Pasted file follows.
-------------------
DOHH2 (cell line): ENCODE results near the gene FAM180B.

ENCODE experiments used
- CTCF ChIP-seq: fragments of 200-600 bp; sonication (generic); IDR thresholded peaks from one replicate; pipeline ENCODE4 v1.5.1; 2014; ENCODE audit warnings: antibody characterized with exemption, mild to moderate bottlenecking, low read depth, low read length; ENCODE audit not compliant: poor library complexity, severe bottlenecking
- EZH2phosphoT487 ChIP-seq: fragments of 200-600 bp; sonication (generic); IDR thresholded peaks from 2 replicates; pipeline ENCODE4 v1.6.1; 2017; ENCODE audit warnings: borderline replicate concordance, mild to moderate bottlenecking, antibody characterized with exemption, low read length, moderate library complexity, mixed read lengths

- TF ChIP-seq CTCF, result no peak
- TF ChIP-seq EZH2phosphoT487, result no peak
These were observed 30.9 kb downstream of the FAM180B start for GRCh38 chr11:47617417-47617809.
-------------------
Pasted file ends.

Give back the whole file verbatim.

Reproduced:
DOHH2 (cell line): ENCODE results near the gene FAM180B.

ENCODE experiments used
- CTCF ChIP-seq: fragments of 200-600 bp; sonication (generic); IDR thresholded peaks from one replicate; pipeline ENCODE4 v1.5.1; 2014; ENCODE audit warnings: antibody characterized with exemption, mild to moderate bottlenecking, low read depth, low read length; ENCODE audit not compliant: poor library complexity, severe bottlenecking
- EZH2phosphoT487 ChIP-seq: fragments of 200-600 bp; sonication (generic); IDR thresholded peaks from 2 replicates; pipeline ENCODE4 v1.6.1; 2017; ENCODE audit warnings: borderline replicate concordance, mild to moderate bottlenecking, antibody characterized with exemption, low read length, moderate library complexity, mixed read lengths

- TF ChIP-seq CTCF, result no peak
- TF ChIP-seq EZH2phosphoT487, result no peak
These were observed 30.9 kb downstream of the FAM180B start for GRCh38 chr11:47617417-47617809.